The ministry said a study of 150 companies in the chip distribution chain conducted last fall confirmed “significant, current mismatch in the supply and demand of chips”. The companies also hope that the problem will not go away in the next six months. The shortage is mainly caused by limitations in the production capacity of the scales, which eventually lead to thinner pieces of material from which the semiconductors are made.
In September, the ministry asked companies to complete questionnaires to obtain additional information on the shortage. Although the request was voluntary, Commerce Secretary Gina Raymondo warned that foreign chip companies with US operations could be forced to answer questions.
Washington’s demand sparked criticism in Taiwan and South Korea, where companies feared handing over trade secrets. Minister Raymondo recently said he had spoken to “all top executives in the supply chain”, including Samsung of South Korea and DSMC of Taiwan. The ministry said it had shared the findings of the investigation with foreign governments.
According to Raymond, there is “little good news” in the survey. “The demand for chips is high and it is increasing,” the minister said, adding that the demand for chips is now 20 per cent higher than in 2019.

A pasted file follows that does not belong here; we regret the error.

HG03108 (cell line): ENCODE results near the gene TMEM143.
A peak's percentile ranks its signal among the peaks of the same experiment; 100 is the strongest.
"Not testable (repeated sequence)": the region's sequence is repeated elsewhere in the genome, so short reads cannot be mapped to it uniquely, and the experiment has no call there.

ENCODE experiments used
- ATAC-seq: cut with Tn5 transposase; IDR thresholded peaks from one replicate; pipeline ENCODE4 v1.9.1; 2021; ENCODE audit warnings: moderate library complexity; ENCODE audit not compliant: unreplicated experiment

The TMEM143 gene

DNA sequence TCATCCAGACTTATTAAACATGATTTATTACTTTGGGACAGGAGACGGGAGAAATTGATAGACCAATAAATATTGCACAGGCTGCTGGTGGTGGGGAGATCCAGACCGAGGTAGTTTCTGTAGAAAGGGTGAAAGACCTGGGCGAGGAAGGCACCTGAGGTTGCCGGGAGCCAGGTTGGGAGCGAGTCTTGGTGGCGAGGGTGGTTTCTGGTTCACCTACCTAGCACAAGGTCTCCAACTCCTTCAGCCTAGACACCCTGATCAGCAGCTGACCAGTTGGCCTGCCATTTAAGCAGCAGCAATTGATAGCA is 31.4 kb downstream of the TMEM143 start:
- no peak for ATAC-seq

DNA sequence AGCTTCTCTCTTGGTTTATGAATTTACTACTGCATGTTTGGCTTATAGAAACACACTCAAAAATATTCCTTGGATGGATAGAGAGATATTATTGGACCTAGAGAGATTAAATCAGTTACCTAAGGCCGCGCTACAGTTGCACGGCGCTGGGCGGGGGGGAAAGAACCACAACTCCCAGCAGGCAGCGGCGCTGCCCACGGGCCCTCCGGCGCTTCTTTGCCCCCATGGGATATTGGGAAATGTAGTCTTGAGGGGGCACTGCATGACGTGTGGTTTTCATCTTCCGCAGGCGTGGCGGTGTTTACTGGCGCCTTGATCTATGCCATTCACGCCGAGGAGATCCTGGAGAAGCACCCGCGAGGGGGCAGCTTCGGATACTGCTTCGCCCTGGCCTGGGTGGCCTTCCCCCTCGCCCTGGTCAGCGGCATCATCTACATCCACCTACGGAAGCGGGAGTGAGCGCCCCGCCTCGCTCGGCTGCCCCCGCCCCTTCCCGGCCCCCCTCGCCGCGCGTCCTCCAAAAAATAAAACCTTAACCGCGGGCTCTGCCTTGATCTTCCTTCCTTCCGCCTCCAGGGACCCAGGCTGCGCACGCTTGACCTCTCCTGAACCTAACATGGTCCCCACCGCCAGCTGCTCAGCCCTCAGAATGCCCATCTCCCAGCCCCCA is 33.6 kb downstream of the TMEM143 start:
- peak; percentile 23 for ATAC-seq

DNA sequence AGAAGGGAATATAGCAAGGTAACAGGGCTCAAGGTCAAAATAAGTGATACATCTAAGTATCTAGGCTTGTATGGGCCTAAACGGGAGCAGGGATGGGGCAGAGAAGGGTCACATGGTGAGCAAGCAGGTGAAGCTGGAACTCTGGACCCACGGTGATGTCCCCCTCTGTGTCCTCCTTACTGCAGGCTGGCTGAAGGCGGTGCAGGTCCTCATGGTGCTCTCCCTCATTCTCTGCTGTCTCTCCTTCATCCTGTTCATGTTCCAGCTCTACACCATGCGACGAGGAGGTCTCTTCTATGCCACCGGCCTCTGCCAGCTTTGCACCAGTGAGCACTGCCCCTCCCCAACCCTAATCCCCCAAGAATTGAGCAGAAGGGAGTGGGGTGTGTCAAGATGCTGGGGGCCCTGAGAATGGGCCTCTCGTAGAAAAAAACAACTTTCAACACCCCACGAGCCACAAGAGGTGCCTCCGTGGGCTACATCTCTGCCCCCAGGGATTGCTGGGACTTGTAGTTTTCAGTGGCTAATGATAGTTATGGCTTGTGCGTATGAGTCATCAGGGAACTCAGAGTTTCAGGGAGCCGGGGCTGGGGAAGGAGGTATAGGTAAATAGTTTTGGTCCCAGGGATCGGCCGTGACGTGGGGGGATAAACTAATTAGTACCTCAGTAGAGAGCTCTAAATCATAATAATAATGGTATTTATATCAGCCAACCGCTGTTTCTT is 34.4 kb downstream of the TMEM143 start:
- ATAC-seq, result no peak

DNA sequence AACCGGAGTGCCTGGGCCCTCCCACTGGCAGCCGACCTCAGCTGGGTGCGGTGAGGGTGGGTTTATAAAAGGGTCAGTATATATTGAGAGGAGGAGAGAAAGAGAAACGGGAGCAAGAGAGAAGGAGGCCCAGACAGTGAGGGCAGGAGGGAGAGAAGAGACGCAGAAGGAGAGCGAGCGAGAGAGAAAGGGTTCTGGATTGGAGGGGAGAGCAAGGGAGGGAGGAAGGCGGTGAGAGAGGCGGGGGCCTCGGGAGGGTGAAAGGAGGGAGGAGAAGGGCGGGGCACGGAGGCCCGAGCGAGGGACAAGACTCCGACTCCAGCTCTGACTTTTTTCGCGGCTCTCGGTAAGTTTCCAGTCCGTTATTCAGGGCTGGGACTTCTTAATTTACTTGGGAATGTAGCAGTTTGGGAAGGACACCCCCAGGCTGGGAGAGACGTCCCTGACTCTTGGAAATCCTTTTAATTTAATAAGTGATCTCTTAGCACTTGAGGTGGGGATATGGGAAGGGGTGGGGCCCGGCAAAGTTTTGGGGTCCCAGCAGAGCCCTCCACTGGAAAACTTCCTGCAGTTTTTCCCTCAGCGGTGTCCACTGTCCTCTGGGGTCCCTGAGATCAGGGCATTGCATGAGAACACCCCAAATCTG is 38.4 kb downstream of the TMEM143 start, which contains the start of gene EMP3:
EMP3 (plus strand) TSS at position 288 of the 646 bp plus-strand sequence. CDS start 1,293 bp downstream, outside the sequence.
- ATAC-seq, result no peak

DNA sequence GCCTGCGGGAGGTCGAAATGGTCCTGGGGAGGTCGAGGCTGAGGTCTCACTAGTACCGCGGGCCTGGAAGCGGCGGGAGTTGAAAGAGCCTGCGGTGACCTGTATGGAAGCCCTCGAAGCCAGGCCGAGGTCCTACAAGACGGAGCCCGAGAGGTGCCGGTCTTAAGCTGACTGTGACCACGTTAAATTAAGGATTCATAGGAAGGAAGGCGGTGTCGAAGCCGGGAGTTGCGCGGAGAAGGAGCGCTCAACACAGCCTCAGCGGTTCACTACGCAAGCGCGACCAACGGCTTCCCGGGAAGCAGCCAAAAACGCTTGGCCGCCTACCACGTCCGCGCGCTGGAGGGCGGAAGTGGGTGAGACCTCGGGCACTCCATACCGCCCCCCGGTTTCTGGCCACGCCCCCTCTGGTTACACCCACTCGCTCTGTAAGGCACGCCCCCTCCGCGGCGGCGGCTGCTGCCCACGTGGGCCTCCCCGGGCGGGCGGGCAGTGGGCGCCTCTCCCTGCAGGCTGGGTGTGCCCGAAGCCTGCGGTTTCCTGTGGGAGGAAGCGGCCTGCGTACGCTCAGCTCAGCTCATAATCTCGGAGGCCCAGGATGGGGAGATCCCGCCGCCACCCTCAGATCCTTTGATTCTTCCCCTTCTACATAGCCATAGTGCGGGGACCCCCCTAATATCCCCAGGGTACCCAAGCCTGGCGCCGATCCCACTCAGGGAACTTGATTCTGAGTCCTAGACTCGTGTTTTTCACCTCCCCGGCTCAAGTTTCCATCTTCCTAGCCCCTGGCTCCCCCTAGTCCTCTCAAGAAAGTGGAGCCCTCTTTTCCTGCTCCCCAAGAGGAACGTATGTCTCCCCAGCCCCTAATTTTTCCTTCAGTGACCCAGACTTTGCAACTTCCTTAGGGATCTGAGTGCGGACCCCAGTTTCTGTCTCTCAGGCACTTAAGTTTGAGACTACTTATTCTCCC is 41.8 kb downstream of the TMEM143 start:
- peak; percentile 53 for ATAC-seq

Further investigation found no evidence of hoarding of chips. However, the ministry is investigating further into the unusually high prices of some chips used by car and medical device manufacturers.
Also, the average availability of key chips has dropped from 40 days in 2019 to five days in 2021. “Five days of inventory does not allow for error. This shows how weak this supply chain is,” Raymondo said.
President Joe Biden has urged Congress to approve more funding to boost chip production in the United States. Chip shortages cause manufacturing problems in many sectors.
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